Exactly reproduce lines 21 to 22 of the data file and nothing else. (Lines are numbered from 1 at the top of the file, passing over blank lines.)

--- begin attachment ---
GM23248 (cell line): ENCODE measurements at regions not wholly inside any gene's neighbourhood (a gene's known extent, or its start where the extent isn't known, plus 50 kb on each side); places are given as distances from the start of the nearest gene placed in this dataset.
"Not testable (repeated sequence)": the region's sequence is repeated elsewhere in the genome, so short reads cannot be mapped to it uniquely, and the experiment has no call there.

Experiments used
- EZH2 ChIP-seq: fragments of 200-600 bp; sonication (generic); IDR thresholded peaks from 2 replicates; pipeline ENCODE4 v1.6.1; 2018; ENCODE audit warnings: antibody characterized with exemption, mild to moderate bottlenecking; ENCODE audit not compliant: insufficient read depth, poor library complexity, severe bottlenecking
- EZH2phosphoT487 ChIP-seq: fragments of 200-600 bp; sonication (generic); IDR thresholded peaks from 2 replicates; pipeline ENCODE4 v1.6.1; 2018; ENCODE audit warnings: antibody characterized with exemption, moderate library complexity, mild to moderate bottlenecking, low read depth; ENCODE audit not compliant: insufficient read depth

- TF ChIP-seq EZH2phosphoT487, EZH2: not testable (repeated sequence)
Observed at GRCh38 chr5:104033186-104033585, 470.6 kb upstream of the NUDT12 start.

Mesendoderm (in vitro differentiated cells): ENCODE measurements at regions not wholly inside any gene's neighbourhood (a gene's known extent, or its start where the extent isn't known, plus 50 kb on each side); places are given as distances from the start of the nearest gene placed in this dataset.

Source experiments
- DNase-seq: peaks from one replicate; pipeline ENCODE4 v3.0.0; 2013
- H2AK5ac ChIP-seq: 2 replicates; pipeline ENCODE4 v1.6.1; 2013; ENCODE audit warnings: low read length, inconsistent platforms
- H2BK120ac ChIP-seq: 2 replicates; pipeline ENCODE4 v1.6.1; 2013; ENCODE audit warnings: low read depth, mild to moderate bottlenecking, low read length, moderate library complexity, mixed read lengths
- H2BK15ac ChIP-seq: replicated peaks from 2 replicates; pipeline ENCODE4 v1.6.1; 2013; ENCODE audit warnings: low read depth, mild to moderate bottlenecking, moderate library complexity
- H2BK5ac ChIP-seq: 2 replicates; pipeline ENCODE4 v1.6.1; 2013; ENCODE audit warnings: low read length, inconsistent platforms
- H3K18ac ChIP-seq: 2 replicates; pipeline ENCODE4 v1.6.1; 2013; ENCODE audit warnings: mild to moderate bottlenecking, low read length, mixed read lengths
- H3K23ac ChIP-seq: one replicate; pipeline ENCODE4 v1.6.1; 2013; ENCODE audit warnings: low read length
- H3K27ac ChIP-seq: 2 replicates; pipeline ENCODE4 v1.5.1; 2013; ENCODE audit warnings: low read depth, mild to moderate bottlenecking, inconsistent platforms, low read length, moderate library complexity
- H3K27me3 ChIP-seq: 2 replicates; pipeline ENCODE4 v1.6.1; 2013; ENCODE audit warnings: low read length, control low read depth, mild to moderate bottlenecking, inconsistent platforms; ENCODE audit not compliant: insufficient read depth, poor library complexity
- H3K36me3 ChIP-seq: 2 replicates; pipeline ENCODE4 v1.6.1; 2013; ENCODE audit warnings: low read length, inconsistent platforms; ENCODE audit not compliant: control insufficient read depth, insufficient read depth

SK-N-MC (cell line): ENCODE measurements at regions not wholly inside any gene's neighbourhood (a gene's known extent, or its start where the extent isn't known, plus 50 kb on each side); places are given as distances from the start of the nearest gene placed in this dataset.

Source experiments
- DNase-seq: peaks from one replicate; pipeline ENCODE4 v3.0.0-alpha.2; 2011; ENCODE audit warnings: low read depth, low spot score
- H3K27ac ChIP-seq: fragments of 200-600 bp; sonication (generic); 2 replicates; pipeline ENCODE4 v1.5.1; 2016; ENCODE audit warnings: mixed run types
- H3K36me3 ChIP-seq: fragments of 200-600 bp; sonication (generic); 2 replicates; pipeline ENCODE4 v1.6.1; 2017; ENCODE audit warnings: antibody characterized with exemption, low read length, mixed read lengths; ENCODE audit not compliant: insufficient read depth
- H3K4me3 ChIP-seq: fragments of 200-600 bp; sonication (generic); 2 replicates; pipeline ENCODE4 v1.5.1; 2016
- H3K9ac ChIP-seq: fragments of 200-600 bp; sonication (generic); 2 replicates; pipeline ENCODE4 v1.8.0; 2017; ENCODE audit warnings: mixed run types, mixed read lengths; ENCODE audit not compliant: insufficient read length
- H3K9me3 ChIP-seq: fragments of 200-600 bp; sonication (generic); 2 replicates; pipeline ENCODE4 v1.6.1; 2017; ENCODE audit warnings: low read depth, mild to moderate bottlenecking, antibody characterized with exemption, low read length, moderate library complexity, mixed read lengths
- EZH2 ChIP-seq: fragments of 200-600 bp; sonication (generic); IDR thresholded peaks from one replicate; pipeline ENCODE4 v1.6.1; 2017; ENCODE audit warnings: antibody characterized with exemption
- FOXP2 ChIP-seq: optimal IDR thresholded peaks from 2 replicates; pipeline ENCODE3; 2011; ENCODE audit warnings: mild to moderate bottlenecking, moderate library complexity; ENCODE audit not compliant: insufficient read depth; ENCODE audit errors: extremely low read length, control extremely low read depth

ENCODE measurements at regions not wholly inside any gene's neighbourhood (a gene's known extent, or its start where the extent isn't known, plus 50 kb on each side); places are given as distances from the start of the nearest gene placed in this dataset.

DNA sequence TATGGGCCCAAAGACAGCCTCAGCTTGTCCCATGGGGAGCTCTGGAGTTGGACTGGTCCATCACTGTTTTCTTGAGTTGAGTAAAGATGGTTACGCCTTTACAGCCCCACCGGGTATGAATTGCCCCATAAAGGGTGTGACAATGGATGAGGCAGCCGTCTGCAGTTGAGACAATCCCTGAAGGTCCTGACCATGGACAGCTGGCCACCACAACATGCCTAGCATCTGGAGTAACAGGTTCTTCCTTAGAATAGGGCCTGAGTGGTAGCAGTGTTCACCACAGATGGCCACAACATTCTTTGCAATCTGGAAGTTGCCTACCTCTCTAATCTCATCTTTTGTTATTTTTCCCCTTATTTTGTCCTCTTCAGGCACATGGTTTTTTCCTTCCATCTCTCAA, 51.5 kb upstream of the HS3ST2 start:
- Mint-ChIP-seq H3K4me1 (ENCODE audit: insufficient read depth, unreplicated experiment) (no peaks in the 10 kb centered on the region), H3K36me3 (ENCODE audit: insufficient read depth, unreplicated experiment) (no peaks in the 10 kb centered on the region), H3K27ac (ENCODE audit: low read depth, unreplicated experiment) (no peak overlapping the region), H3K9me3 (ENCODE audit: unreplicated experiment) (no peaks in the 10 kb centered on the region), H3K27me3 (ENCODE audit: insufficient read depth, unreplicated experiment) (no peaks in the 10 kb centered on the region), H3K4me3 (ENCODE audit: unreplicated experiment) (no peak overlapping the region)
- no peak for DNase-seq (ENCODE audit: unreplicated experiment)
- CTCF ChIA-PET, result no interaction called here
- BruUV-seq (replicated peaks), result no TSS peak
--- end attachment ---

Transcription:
Source experiments
- DNase-seq: peaks from one replicate; pipeline ENCODE4 v3.0.0-alpha.2; 2011; ENCODE audit warnings: low read depth, low spot score